Overview: Many employers offer disability benefits as a form of income protection in the event an employee cannot work due to illness or injury. These benefits offer income replacement to protect families against the financial loss that occurs if a household wage earner is not able to work for an extended period of time. Disability benefits generally include: (i) sick leave where employees are paid 100 percent of salary for a certain number of days; (ii) short-term disability (STD), which usually commences after benefits under the sick leave policy have been exhausted; and (iii) long-term disability (LTD) coverage, which provides income protection to employees who become ill and cannot work for an extended period of time.
Many LTD policies offer rehabilitation and return-to-work (RTW) programs. These programs are designed to facilitate opportunities for employees to come back to work, and may shorten the length of the disability, reduce claims, save money and improve productivity. The elements of a return-to-work program typically include: (i) a plan to communicate with disabled workers and their treating physicians; (ii) a written document to outline the roles and responsibilities of the employer and disabled employee during the disability leave and the return-to-work process; (iii) designation of an RTW coordinator; (iv) guidelines to address workplace accommodation issues; and (v) a process to review and evaluate the program on a regular basis to ensure effectiveness. In order to be successful, these programs need to be fair, consistent and predictable.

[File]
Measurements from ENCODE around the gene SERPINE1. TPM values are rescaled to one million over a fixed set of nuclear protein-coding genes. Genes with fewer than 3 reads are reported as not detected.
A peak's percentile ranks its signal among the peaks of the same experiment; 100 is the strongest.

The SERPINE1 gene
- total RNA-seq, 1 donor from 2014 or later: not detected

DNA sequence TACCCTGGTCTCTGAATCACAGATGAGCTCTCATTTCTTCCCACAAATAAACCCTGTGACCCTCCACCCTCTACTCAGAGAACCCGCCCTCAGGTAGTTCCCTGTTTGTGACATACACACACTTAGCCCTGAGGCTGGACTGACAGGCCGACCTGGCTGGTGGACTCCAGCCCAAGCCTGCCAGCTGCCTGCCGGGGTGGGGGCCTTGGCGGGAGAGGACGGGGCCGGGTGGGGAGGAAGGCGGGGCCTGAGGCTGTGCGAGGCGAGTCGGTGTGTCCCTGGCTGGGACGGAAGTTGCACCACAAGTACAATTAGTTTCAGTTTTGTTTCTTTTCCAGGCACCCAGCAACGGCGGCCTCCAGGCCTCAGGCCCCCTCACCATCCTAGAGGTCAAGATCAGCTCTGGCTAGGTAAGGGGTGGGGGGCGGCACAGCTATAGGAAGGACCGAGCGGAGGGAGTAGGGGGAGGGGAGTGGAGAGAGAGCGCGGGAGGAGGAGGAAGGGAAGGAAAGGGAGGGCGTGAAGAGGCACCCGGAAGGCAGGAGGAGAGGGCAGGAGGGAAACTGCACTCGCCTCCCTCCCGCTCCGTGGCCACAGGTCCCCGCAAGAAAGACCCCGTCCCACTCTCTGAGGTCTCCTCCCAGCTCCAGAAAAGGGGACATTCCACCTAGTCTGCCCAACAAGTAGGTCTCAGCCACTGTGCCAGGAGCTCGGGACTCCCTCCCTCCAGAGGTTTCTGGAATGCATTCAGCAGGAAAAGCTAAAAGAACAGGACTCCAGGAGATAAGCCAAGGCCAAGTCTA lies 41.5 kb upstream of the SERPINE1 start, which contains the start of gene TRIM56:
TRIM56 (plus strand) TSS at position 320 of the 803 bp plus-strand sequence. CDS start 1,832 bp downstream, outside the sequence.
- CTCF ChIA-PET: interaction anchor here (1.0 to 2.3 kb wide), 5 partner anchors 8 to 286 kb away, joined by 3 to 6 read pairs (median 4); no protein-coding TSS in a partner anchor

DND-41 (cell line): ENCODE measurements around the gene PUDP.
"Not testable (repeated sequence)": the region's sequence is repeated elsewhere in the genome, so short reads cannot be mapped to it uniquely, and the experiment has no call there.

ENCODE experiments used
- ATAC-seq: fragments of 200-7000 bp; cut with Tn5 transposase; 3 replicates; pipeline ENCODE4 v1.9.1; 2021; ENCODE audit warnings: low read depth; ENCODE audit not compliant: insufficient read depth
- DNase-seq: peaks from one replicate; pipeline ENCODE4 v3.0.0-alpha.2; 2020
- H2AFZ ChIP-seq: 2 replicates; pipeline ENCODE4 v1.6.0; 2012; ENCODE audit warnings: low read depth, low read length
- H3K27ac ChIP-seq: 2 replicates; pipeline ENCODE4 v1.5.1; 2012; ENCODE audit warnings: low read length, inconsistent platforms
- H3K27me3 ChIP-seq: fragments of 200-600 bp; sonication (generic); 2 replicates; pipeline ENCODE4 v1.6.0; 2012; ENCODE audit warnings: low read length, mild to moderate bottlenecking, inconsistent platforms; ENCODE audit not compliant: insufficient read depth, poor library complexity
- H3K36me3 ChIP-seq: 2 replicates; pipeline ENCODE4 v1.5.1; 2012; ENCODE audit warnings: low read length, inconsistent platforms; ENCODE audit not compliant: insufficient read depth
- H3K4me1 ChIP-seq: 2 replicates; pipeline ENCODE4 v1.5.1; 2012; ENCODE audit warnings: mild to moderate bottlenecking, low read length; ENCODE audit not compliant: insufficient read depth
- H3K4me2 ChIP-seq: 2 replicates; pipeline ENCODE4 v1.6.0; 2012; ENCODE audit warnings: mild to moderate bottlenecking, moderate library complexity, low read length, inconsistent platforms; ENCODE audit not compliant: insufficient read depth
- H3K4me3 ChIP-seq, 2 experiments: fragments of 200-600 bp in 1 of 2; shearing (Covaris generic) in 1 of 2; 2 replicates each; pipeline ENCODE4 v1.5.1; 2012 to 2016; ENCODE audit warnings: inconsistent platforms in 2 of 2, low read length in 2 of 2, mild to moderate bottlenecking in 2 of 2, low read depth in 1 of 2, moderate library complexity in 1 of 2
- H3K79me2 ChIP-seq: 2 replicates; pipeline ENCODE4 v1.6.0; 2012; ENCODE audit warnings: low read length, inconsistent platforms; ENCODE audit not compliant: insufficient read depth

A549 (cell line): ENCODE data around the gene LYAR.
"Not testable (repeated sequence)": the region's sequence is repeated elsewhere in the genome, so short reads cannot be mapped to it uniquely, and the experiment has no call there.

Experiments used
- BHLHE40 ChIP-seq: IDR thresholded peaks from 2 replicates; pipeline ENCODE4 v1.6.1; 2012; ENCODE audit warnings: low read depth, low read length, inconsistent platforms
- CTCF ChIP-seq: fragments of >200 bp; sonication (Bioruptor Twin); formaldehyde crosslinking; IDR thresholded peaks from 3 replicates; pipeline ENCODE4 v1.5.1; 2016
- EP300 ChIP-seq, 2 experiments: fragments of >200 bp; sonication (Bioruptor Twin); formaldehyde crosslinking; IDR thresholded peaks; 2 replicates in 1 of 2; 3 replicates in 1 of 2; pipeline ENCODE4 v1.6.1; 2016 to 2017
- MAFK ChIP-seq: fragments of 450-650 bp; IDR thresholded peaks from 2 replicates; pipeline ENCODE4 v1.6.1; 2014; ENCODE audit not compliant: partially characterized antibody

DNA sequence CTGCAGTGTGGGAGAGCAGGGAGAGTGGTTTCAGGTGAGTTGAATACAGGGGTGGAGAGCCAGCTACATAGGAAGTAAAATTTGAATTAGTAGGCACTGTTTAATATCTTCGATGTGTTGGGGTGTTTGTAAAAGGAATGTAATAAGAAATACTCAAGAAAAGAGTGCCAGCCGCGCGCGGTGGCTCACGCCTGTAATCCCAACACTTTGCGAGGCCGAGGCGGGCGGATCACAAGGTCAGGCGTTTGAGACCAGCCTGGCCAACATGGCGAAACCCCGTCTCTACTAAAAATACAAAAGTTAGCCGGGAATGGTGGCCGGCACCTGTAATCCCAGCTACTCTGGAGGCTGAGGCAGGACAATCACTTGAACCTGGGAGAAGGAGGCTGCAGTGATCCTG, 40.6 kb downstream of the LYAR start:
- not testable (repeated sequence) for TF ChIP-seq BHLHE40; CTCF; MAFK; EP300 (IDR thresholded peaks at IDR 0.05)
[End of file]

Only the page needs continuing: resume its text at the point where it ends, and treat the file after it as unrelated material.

Trends: The retirement age has been shifting upwards, resulting in people working later in life. Older workers generally have longer periods of illness than younger employees, which could result in a substantial increase in the cost of disability programs. Alternatively, the skills and experience of older workers are invaluable in the workplace. Many employers are putting programs in place that build on the strengths of older workers so that they can remain viable and productive members of the workforce for as long as possible.
Author: Tracy Morley, SPHR, Legal Editor
Updated to reflect the New York paid family leave maximum employee contribution rate for 2018.
Updated to reflect the paid family leave maximum employee contribution rate for 2018.
Updated to reflect FAQs released by the Office of Labor Standards Enforcement that clarify the San Francisco Paid Parental Leave Ordinance.
Updated to reflect the 2017 state taxable wage base amounts.
Updated to include information on the forthcoming introduction of payroll deductions for paid family leave.
HR guidance on disability benefits and the value of return-to-work programs.